Lego’s Dungeons & Dragons Set Is One Hell of an Adventure

Mike Powers
Lego’s Dungeons & Dragons Set Is One Hell of an Adventure

Every once in while, Lego will get a crack at a collaboration it’s never done before and go all out like it’ll never get to do so ever again. Few sets in recent history have felt like that quite like the company’s big 50th birthday bash for Dungeons & Dragons. io9 gathered a party of one to take a crack at the Red Dragon’s tale, and found dungeons, dragons, and plenty more besides.

How long does it take to build Lego’s Dungeons & Dragons set?

Lego Dungeons & Dragons: Red Dragon’s Tale clocks in at a whopping 3,745 pieces—almost two-thirds the size of Lego’s epic-scaled Lord of the Rings Rivendell set from last year. Depending on your experience, the set could take you 15-20 hours over the course of a weekend, but a good aspect of the set is that it’s built in relatively modular steps: it can be broken down into the inn, the forest ruins, the dungeon, the tower, and then finally Cinderhowl the red dragon, so there’s natural stopping points if you get a bit square-eyed from sorting Lego bricks. Otherwise, slap on an actual play stream or two and get building.

Or just watch Honor Among Thieves like, 10 times in a row. It’s what that movie deserves.

How many minifigures are in Lego’s Dungeons & Dragons set?

Depending on what “counts” in your eyes, there are six main minifigures in the set. Four represent class and background archetypes from Dungeons & Dragons—complete with alternate heads to depict alternate genders, and in some cases, accessories to display different equipment loadouts—and two more represent characters in the “story” of the set (more on that later). But there’s actually a few more full minifigures beyond that in the form of three skeletons to act as minions and set dressing—and then of course there’s a few buildable creatures on top of that, too, so you’re getting a lot of characters no matter which way you slice it.

Is Lego’s Dungeons & Dragons set difficult to build?

Red Dragon’s Tale has a lot of small parts, and clever little moments of Lego engineering to compact a lot of small scenes and bits of design into a relatively tight space. It’s not necessarily difficult, but it is certainly fiddly in places, depending on how meticulous you want to be placing down foliage or stepping stones just so. If you’re not super familiar with Lego’s modern adult-focused builds, there’s nothing too particularly complex about any of the steps—and again, the nature of the set being able to be split into distinct parts makes it easy to create stopping points in your build process.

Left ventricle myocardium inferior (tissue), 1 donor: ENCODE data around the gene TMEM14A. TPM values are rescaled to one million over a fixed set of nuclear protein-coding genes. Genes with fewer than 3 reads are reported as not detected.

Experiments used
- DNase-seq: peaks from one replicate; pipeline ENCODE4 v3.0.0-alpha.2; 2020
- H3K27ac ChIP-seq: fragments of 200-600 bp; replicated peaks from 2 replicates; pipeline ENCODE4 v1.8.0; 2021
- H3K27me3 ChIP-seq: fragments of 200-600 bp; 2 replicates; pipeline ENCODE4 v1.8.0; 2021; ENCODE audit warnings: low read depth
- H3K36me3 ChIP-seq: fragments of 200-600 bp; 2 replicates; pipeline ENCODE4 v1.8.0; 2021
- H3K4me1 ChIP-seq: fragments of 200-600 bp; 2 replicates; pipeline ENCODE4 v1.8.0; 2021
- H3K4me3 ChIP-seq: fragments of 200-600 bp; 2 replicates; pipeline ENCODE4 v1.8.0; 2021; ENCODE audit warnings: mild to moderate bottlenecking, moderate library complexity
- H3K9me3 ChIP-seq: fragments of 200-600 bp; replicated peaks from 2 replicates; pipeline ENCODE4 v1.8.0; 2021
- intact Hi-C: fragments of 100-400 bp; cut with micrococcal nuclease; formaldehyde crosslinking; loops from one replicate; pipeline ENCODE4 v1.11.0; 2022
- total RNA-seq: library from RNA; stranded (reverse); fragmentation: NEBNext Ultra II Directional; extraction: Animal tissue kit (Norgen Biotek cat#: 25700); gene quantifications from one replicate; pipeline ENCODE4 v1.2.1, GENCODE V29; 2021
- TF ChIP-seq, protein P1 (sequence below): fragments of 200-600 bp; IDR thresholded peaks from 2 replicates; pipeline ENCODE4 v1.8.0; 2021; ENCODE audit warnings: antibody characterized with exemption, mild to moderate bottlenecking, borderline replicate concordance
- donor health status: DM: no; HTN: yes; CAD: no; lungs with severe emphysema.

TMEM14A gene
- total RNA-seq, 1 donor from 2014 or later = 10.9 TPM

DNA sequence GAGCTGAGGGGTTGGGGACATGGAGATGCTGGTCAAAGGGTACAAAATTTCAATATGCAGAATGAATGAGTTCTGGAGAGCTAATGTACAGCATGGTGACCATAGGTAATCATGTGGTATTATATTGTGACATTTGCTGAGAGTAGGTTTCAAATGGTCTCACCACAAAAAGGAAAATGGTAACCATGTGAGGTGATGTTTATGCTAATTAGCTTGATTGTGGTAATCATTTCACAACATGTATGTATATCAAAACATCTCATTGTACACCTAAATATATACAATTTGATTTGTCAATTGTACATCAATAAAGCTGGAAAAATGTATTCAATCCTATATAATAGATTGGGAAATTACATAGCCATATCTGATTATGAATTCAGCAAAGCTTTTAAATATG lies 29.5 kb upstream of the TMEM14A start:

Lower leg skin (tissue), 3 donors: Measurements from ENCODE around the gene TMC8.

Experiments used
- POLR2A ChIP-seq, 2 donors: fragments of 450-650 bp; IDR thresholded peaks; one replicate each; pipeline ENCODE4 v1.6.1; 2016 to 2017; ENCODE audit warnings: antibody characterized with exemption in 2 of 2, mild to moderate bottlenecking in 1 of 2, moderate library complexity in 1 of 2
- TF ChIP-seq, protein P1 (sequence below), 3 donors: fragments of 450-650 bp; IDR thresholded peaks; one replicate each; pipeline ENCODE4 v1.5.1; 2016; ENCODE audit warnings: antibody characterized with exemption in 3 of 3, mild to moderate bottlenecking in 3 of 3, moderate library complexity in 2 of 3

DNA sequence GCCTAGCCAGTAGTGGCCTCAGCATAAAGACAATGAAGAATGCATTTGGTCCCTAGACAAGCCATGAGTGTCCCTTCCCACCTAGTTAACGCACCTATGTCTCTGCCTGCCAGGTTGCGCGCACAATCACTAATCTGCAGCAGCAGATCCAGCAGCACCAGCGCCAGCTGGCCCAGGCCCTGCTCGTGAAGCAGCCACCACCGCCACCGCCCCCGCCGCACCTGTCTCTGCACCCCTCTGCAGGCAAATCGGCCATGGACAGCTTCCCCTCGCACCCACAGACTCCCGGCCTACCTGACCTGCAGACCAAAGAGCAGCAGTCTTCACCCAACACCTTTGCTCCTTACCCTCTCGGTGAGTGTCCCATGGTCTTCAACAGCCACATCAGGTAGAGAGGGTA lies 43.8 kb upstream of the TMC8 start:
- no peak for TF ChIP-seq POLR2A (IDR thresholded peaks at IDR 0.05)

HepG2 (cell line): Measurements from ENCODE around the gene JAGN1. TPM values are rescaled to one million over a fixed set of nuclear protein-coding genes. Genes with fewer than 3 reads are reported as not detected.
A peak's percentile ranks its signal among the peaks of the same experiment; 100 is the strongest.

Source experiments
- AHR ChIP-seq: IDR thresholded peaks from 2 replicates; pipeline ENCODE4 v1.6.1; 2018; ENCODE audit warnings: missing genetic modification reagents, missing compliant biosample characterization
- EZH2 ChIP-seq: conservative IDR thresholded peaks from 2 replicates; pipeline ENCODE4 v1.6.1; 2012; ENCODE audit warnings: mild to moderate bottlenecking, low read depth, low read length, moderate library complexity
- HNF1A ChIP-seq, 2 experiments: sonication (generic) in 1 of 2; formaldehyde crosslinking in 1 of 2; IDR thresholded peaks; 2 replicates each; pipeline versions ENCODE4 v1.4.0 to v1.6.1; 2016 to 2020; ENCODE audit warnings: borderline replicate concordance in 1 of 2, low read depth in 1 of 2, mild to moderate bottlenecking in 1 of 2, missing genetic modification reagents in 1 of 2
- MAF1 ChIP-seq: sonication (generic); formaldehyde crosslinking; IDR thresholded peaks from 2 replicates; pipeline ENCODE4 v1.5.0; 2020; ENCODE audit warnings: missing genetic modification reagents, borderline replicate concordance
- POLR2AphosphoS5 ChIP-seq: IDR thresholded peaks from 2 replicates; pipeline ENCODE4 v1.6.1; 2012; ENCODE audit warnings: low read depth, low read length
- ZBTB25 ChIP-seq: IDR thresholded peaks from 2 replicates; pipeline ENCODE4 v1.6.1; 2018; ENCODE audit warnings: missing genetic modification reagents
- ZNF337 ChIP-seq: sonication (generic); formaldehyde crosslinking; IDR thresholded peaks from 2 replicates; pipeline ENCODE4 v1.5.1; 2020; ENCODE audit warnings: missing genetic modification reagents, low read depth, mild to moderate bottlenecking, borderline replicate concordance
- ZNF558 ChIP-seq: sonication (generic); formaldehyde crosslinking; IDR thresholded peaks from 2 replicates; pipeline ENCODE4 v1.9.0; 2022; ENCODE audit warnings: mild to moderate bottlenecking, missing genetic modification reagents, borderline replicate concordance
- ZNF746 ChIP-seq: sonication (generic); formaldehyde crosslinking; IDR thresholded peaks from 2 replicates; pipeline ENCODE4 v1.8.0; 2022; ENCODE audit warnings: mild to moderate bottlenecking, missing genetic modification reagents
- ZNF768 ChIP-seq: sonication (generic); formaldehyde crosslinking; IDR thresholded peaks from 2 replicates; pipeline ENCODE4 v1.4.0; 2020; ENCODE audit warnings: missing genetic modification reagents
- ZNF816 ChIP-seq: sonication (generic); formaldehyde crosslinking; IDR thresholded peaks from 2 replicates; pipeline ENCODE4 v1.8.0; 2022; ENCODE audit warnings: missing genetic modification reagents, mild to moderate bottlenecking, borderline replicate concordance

Is Lego’s Dungeons & Dragon set better for Lego fans or Dungeons & Dragons fans?

Red Dragon’s Tale doesn’t really do much new for seasoned Lego collectors—there’s a lot of fun techniques along the way, but nothing that’s particularly out there if you’re used to building Lego’s modern, large scale sets like this. The more overt push into deliberate fantasy almost certainly will have some Lego Castle/Medieval fans grumbling, but considering they’ve had some pretty excellent sets in the last few years, it’s fine to throw a Myconid or two into the mix here, and the set still looks “traditional” enough it could certainly slip into any collection of that line.

But Red Dragon’s Tale really shines for anyone with even a passing familiarity with Dungeons & Dragons—there’s tons of small details in the set that pull from across the game’s lore, and the story of the set focusing on an adventuring party going out from town and into the wilderness to delve dungeons and assault a dragon’s keep is really told well throughout the set. That’s even before you get into the actual real deal bonus for D&D fans: Red Dragon’s Tale comes with a downloadable digital adventure for 5th edition that lets players run a small session inspired by the narrative of the set, so you can build it, and then use it as a display piece for an actual RPG session!

How much is Lego’s Dungeons & Dragon set? Is it worth the price?

At a whopping $360, Red Dragon’s Tale is a lofty ask for fans. There’s a lot to love in the set, but a few frustrations (more on those later), but overall it’s a very solid build with a lot of fun details and Easter eggs, but there’s nothing that really stands out to make it a must-buy set right now. Well, there is one thing: a delightful “gift with purchase” buildable Mimic, but considering it’s currently unavailable in the U.S.—and you could only get it buying the set directly from Lego for a limited time—that’s really only one less reason to pick it up right now. It’s very good, don’t get me wrong, but if you’re not particularly interested in the theme, and with the huge amount of Lego out right now, it might be worth holding off for a sale down the line.

Click through to see more of our thoughts breaking down the set section by section—and plenty more pictures to boot.

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